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Controversies In Prehospital Care: Air Medical Response

June 2005

Abstract

Trauma scenes may be dangerous and complex. EMS providers often need to perform many tasks more or less simultaneously. These tasks include ensuring their own safety, "getting a sense of the scene," evaluating patients' ABCs, and performing early stabilization. Frequently, EMS personnel must consider whether transport to a trauma care center is warranted, and in some venues, there is the additional consideration of transport mode: Should the helicopter be called?

Helicopter EMS (HEMS) use is characterized by ongoing debate and continuing attempts at triage refinement. The purpose of this article is to help the reader understand the debate, the recent literature, and the putative benefits of HEMS trauma transfers. An overview of relevant methodological material will be presented to provide a basis for understanding the HEMS literature. Next, the discussion will focus on the potential HEMS advantages to both individual patients and to regional EMS systems. As particular facets of HEMS are discussed (eg, rapid-sequence intubation, opioid pain therapy), the article will interweave representative evidence from the ground EMS literature.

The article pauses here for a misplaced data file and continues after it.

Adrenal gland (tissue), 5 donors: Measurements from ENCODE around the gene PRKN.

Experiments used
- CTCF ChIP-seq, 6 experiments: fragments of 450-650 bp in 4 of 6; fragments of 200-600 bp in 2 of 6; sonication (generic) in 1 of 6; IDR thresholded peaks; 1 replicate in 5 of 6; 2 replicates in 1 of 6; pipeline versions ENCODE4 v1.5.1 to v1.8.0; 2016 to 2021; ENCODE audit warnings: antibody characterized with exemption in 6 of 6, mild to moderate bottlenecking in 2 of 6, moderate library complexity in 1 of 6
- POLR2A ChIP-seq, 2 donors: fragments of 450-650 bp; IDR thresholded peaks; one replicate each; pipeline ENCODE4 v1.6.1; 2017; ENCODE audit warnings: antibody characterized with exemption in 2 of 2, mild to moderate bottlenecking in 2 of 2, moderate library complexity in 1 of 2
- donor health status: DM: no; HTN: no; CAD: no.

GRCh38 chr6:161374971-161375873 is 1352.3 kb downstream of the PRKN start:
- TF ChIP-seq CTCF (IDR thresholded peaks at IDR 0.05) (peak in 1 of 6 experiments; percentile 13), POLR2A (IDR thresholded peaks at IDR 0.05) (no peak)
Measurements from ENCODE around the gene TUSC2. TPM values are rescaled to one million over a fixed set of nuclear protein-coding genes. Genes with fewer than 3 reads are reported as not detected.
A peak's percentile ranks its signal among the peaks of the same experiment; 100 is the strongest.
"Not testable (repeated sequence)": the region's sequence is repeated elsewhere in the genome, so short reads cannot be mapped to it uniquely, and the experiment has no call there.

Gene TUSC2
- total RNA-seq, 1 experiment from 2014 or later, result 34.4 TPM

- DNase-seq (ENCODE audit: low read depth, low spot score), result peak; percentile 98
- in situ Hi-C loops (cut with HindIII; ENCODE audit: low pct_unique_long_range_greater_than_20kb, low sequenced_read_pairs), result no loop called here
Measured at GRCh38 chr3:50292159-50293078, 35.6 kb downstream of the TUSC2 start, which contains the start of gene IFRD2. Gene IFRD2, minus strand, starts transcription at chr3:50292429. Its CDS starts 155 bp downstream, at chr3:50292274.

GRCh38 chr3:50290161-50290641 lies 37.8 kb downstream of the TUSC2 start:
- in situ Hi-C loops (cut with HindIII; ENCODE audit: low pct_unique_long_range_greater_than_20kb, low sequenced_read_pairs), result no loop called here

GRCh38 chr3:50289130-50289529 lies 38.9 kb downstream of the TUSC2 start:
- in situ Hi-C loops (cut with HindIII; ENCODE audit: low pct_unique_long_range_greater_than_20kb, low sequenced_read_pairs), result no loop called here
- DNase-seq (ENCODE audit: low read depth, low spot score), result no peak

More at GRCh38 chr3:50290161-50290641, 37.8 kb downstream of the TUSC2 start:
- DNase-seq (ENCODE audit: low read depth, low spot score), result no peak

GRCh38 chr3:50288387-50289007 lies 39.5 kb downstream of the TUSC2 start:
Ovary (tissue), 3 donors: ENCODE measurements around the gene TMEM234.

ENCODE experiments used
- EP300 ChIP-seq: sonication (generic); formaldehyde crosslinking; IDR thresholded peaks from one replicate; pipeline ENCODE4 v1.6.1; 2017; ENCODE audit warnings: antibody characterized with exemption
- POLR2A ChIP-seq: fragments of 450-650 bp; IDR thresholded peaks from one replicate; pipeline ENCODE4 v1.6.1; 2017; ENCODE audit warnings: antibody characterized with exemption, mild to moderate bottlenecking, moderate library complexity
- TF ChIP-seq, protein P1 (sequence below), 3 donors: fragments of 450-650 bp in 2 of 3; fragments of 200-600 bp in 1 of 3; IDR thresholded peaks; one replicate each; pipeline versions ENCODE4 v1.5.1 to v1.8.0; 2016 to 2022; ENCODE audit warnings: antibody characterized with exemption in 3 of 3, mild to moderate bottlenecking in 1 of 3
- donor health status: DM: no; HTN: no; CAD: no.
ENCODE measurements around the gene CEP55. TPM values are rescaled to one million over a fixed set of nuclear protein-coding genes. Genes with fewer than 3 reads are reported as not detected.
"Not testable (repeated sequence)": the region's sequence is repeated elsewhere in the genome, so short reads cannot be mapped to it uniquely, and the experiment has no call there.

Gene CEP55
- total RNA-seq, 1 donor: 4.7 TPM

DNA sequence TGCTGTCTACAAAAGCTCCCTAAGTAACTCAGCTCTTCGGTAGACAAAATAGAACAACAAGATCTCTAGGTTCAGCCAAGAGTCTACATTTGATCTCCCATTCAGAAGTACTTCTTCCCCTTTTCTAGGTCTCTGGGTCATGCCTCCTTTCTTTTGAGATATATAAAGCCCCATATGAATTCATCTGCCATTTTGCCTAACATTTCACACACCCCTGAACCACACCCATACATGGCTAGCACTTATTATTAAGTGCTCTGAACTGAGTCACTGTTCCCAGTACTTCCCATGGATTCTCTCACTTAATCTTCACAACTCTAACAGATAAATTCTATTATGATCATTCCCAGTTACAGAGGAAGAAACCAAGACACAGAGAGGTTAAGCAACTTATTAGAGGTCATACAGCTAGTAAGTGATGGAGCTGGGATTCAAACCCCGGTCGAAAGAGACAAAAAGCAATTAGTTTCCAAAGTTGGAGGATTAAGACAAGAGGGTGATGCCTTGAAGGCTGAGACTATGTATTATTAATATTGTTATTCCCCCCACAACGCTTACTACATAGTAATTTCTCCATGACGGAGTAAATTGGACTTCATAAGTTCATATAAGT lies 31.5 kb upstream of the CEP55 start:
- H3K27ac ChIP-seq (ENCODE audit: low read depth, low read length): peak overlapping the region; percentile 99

Why should emergency physicians be interested in an article on HEMS' role in out-of-hospital trauma care? The answer is simple: the ever-increasing (and appropriate) scrutiny over use of air medical transport is bringing more and more ED practitioners into the HEMS utilization debate. Since US HEMS has its nascence in scene trauma transport, and since much of the available HEMS outcomes literature addresses "primary" (ie, scene) missions, such missions constitute an excellent focus for a HEMSbenefits overview.

The debate about air transport, though occasionally rancorous, reflects legitimate questions about which patients (if any) are helped by helicopter response. The relevance of the issue is emphasized by the growing frequency of helicopter utilization. For example, in a February 2005 e-mail newsletter, the Association of Air Medical Services stated about 700 US helicopters transported 300,000 patients in 2004.
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